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Stone v. City of Philadelphia

United States District Court, D. Hawaii

March 16, 2018

NANETTE STONE, Plaintiff,
v.
CITY OF PHILADELPHIA, Judge Nina Wright Padilla, Judge Margaret Murphy; CITY OF PHILADELPHIA PROBATE COURT, Ronald Donatucci, Register of Wills, Staff and Associates; CITY OF PHILADELPHIA CITY COUNCIL, City Council President, Darryl Clark and Council Members; CITY OF PHILADELPHIA DEPARTMENT OF HUMAN SERVICES, Commissioner of DHS; CITY OF PHILADELPHIA'S MAYOR'S OFFICE, Former Mayor John F. Street; CITY OF PHILADELPHIA OFFICE OF MENTAL HEALTH & INTELLECTUAL DEVELOPMENT DISABILITY SERVICES, Leadership Board, Staff and Associates; CITY OF PHILADELPHIA POLICE DEPARTMENT, Police Commissioner Ross; CITY OF PHILADELPHIA FIRE DEPARTMENT AND EMS SERVICES, Fire Departments and Commissioners; CITY OF PHILADELPHIA DISTRICT ATTORNEY'S OFFICE, District Attorneys and Former District Attorney Seth Williams; CITY OF PHILADELPHIA LAW DEPARTMENT, Law Dept. Leadership Vernette Dow; CITY OF PHILADELPHIA CLERKS OFFICE, Defendants.

          FINDINGS AND RECOMMENDATION TO DISMISS THE COMPLAINT AND DENY THE APPLICATION TO PROCEED IN FORMA PAUPERIS; ORDER DENYING PLAINTIFF'S REQUEST FOR APPOINTMENT OF COUNSEL

          KEVIN S.C. CHANG UNITED STATES MAGISTRATE JUDGE

         Plaintiff Nanette Stone (“Plaintiff”) commenced the instant action on March 12, 2018. Plaintiff additionally filed an Application to Proceed In Forma Pauperis (“IFP Application”) and a Request for Appointment of Counsel. The Court addresses each in turn.

         ANALYSIS

         A. IFP Application/Screening of the Complaint

         A court may authorize the commencement or prosecution of any suit without prepayment of fees by a person who submits an affidavit that the person is unable to pay such fees. 28 U.S.C. § 1915(a)(1). “[A]n affidavit is sufficient which states that one cannot because of his poverty pay or give security for the costs and still be able to provide himself and dependents with the necessities of life.” Adkins v. E.I. Du Pont De Nemours & Co., Inc., 335 U.S. 331, 339 (1948) (internal quotations omitted). However, a court may deny leave to proceed in forma pauperis at the outset and dismiss the complaint if it appears from the face of the proposed complaint that the action is frivolous, that the action fails to state a claim on which relief may be granted, or seeks monetary relief against a defendant who is immune from such relief. 28 U.S.C. § 1915(e)(2); see Tripati v. First Nat'l Bank & Trust, 821 F.2d 1368, 1370 (9th Cir. 1987); Minetti v. Port of Seattle, 152 F.3d 1113, 1115 (9th Cir. 1998). A complaint is frivolous if “it has no arguable substance of law or fact.” Tripati, 821 F.2d at 1370 (citations omitted); Neitzke v. Williams, 490 U.S. 319, 325 (1989). The term frivolous “embraces not only the inarguable legal conclusion, but also the fanciful factual allegation.” Neitzke, 490 U.S. at 325.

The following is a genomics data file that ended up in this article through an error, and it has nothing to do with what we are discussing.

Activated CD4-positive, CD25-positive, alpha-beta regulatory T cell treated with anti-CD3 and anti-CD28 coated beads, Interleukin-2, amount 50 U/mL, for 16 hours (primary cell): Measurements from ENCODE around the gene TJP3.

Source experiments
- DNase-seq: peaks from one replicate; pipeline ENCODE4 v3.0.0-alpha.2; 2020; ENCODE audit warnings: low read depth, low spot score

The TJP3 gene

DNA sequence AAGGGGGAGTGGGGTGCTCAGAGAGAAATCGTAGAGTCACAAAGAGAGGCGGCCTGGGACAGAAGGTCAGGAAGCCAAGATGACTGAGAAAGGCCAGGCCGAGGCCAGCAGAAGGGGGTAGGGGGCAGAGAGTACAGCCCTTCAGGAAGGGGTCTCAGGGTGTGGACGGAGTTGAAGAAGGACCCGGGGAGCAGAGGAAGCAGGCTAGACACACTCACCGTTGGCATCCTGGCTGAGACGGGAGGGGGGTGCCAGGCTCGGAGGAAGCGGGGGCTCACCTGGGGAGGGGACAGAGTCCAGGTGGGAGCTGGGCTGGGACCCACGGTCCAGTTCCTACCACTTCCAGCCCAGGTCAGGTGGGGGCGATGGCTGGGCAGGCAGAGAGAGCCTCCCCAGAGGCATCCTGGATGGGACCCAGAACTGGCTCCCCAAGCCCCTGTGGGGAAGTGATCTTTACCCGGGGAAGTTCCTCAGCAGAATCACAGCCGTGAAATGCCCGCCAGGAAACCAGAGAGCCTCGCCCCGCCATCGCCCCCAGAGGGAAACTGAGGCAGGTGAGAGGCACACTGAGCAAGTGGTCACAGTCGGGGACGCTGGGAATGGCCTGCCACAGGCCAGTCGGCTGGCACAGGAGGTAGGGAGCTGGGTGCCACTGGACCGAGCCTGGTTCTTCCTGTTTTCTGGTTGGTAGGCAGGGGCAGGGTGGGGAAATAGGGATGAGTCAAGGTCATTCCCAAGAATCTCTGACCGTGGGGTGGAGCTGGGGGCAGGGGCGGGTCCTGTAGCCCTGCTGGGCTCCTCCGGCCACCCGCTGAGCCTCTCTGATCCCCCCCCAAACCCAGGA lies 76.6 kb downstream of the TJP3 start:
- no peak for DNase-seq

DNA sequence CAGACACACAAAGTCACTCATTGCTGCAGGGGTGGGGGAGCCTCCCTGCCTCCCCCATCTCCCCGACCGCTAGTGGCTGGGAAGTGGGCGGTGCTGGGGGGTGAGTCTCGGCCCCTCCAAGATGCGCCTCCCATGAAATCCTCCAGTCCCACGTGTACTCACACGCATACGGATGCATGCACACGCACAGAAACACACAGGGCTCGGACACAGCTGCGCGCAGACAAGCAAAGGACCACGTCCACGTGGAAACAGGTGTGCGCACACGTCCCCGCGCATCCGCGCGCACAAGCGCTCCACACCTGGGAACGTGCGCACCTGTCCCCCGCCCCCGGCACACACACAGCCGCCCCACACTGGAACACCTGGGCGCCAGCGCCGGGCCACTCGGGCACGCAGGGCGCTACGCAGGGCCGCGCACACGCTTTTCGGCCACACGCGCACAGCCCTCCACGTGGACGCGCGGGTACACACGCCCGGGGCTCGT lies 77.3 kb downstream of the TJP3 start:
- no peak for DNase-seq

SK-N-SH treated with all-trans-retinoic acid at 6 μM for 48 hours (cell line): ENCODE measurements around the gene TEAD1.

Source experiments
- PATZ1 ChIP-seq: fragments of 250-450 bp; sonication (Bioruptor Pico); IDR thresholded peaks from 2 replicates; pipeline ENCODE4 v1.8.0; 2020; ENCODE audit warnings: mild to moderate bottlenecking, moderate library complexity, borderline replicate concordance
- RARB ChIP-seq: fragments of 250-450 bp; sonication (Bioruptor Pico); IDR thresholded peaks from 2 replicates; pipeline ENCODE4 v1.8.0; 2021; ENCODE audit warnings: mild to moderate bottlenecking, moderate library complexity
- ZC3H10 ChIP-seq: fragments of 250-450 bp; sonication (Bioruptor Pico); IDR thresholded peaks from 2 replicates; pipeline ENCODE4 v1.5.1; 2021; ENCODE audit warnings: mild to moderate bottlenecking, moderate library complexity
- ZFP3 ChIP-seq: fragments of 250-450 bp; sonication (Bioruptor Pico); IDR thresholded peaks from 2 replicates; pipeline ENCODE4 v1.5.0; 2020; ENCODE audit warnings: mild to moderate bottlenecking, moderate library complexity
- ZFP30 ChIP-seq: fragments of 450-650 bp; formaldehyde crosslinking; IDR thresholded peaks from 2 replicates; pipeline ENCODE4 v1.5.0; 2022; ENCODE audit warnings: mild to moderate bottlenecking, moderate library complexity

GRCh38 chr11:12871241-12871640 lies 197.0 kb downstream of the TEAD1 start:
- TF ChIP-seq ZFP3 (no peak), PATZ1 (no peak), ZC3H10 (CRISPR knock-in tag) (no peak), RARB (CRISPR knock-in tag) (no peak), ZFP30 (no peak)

If the court dismisses the complaint, it should grant leave to amend even if no request to amend the pleading was made, unless the court determines that the pleading could not possibly be cured by the allegation of other facts. Lopez v. Smith, 203 F.3d 1122, 1130 (9th Cir. 2000); see also Tripati, 821 F.2d at 1370. Specifically, “pro se plaintiffs proceeding in forma pauperis must also be given an opportunity to amend their complaint unless it is ‘absolutely clear that the deficiencies of the complaint could not be cured by amendment.'” Tripati, 821 F.2d 1370 (quoting Franklin v. Murphy, 745 F.2d 1221, 1228 n.9 (9th Cir. 1984)).

         In the present case, even construing Plaintiff's Complaint liberally, Bernhardt v. Los Angeles County, 339 F.3d 920, 925 (9th Cir. 2003); Jackson v. Carey, 353 F.3d 750, 757 (9th Cir. 2003), the Court finds that dismissal with leave to amend is appropriate because the Complaint fails to state a claim upon which relief can be granted. Federal Rule of Civil Procedure (“FRCP”) 8 requires a “short and plain statement of the claim showing that the pleader is entitled to relief.” Fed.R.Civ.P. 8(a)(2). Although the Federal Rules adopt a flexible pleading policy, a complaint must give fair notice and state the elements of the claim plainly and succinctly. Jones v. Cmty. Redev. Agency, 733 F.2d 646, 649 (9th Cir. 1984). “The Federal Rules require that averments ‘be simple, concise and direct.'” McHenry v. Renne, 84 F.3d 1172, 1177 (9th Cir. 1996).